The Storm are one of 50 special hockey programs that have popped up around the country since the American Special Hockey Association was formed in 2005.

One key to ASHA’s growth has been its ability to join forces with several NHL teams and players, such as Drury. It’s latest step has been to join the NHL’s Hockey is for Everyone initiative, which works to provide support to organizations offering people of varying backgrounds the chance to play hockey.

ASHA, along with USA Hockey, has been working to create opportunities for people with physical and mental disabilities to learn the game of hockey. Members of ASHA programs range from those with autism and Down syndrome to cerebral palsy.

ASHA President Mike Hickey acknowledged that at first there was apprehension in starting a special needs program involving skates, sticks and flying pucks. However, the programs have proved to be safe, fun and therapeutic for the participants, encouraging self-confidence, team play and skill development.

“I’ve played hockey nearly all my life,” Hickey said, “and it’s nice to see hockey give back.”

In addition to Drury’s personal involvement, NHL clubs including the Columbus Blue Jackets, Pittsburgh Penguins and Chicago Blackhawks have been supportive of their local ASHA programs.

Inviting ASHA under the NHL umbrella seemed like the next logical step, said Rob Wooley, NHL’s manager of cause marketing.

With the help of the NHL, ASHA will be able to spread the word to potential volunteers and participants and help these programs grow.    

“We like to combine our programs to help each other out,” Hickey said. “They’re [NHL] using our programs to get their guys in the community … and we get a little louder voice.”

That voice also includes help with sponsorship and grants to keep special hockey programs running. But more than that, it’s the impact it makes on the players.

“For most of the players, having Chris teach, play and skate with them allowed them to show off the skills they have been learning at Storm Hockey, and push themselves even further to show Chris just what they can do,” said Deb McQuilkin, ASHA secretary and president of the Storm.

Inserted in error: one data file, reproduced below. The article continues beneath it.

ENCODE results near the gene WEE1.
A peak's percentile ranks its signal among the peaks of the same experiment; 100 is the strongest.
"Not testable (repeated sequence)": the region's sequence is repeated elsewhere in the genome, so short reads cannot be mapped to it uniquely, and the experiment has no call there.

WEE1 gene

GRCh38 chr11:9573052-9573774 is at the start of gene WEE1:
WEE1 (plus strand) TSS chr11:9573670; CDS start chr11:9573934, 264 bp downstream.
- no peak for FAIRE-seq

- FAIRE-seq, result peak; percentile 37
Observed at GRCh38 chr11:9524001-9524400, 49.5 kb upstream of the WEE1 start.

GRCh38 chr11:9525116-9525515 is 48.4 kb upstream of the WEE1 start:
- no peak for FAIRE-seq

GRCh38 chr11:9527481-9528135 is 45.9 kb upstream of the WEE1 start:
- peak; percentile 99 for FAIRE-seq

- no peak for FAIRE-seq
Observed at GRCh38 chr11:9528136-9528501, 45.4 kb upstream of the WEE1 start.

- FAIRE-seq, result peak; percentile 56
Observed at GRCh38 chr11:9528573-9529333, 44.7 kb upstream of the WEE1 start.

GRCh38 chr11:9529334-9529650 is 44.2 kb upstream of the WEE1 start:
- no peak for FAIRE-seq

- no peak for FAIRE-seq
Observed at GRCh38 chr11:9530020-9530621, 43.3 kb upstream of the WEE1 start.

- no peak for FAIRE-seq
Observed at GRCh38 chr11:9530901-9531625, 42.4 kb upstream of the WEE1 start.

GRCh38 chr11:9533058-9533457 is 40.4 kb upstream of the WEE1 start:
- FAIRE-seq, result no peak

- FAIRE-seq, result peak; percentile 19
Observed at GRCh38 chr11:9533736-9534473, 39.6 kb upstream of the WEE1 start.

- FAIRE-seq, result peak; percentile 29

“Just taking the time to come and skate at a team practice and say ‘Hi, great job’ is a huge confidence builder.”

 

 


 

 

NHLPA Helps Break the Ice for Cincinnati Sled Players

The Cincinnati Icebreakers Sled Hockey program received a gift of 10 new sleds, sticks and sets of hockey gear thanks to the NHLPA’s Goals & Dreams fund.

“We are beyond excited to be chosen as a recipient of the NHLPA’s Goals & Dreams fund and receive $10,000 worth of sled hockey equipment,” said Renee Loftspring, founder of the Icebreakers program.

“The NHLPA’s extraordinary generosity will assist our program’s goals for children and adults with physical disabilities to participate in an organized sport. It will also allow them to reap the benefits team sports have to offer such as the promotion of teamwork, self-discipline, sportsmanship, integrity and self-confidence through hockey instruction, competition and play.”

The Cincinnati Icebreakers began in 2008 with the goal of providing players ranging in age from 6 to 60 with the opportunity to discover the fun of playing sled hockey at little or no cost.  

To date, Goals & Dreams has donated more than $17 million to grassroots hockey programs around the world making it the largest program of its kind. For more information on the NHLPA, please visit www.NHLPA.com.

 

 


 

 

ADM Kits Making the Rounds

The new hockey season is under way and the process of educating players, parents and coaches on the benefits of the American Development Model continues to pick up steam.

To help spread the word, USA Hockey has distributed ADM kits to every youth hockey association around the country. Each kit contains materials that explain the details of this revolutionary new program with specially produced newspapers, a DVD and wristbands for local members to show their support.

Each association is asked to distribute the newspapers and arrange times to show the DVD to coaches and parents to answer any questions they might have about the program.

In addition, ADM regional managers are fanning out across the country to meet with as many District, affiliate and local associations as possible to share ideas on how ADM principles can be incorporated.

For more information about the ADM kits or to arrange a visit from the ADM regional manager in your area, contact Ken Martel, director of the ADM, at kenm@usahockey.org.

 

 

Photos: GETTY IMAGES; Aleta Schnitzer; Courtesy of the N.Y. Rangers
Issue: 
2009-11